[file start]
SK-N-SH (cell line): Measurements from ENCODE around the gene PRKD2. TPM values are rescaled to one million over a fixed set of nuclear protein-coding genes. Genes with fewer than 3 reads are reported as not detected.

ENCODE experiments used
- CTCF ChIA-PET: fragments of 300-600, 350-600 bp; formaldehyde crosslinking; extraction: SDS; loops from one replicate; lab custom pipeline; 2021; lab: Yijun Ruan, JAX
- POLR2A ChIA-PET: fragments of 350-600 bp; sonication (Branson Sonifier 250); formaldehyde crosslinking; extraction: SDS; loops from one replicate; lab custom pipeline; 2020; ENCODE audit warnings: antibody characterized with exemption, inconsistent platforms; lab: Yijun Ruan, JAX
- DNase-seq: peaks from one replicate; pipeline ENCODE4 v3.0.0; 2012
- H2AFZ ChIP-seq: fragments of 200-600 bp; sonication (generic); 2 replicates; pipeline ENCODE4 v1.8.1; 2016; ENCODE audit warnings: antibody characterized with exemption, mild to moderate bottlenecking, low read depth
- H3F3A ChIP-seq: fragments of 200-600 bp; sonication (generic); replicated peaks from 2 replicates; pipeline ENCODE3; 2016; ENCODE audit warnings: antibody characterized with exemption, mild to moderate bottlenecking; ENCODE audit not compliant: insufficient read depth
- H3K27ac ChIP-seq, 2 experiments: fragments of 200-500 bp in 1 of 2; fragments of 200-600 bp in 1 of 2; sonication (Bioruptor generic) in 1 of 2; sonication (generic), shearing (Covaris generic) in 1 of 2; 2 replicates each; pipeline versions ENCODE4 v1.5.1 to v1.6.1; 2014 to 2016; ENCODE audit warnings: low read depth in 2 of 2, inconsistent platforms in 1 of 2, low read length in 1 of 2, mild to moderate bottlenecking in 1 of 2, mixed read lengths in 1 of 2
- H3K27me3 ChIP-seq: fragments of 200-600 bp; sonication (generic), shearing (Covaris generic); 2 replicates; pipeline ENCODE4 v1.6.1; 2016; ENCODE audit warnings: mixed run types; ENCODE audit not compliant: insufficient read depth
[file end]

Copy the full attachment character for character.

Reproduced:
SK-N-SH (cell line): Measurements from ENCODE around the gene PRKD2. TPM values are rescaled to one million over a fixed set of nuclear protein-coding genes. Genes with fewer than 3 reads are reported as not detected.

ENCODE experiments used
- CTCF ChIA-PET: fragments of 300-600, 350-600 bp; formaldehyde crosslinking; extraction: SDS; loops from one replicate; lab custom pipeline; 2021; lab: Yijun Ruan, JAX
- POLR2A ChIA-PET: fragments of 350-600 bp; sonication (Branson Sonifier 250); formaldehyde crosslinking; extraction: SDS; loops from one replicate; lab custom pipeline; 2020; ENCODE audit warnings: antibody characterized with exemption, inconsistent platforms; lab: Yijun Ruan, JAX
- DNase-seq: peaks from one replicate; pipeline ENCODE4 v3.0.0; 2012
- H2AFZ ChIP-seq: fragments of 200-600 bp; sonication (generic); 2 replicates; pipeline ENCODE4 v1.8.1; 2016; ENCODE audit warnings: antibody characterized with exemption, mild to moderate bottlenecking, low read depth
- H3F3A ChIP-seq: fragments of 200-600 bp; sonication (generic); replicated peaks from 2 replicates; pipeline ENCODE3; 2016; ENCODE audit warnings: antibody characterized with exemption, mild to moderate bottlenecking; ENCODE audit not compliant: insufficient read depth
- H3K27ac ChIP-seq, 2 experiments: fragments of 200-500 bp in 1 of 2; fragments of 200-600 bp in 1 of 2; sonication (Bioruptor generic) in 1 of 2; sonication (generic), shearing (Covaris generic) in 1 of 2; 2 replicates each; pipeline versions ENCODE4 v1.5.1 to v1.6.1; 2014 to 2016; ENCODE audit warnings: low read depth in 2 of 2, inconsistent platforms in 1 of 2, low read length in 1 of 2, mild to moderate bottlenecking in 1 of 2, mixed read lengths in 1 of 2
- H3K27me3 ChIP-seq: fragments of 200-600 bp; sonication (generic), shearing (Covaris generic); 2 replicates; pipeline ENCODE4 v1.6.1; 2016; ENCODE audit warnings: mixed run types; ENCODE audit not compliant: insufficient read depth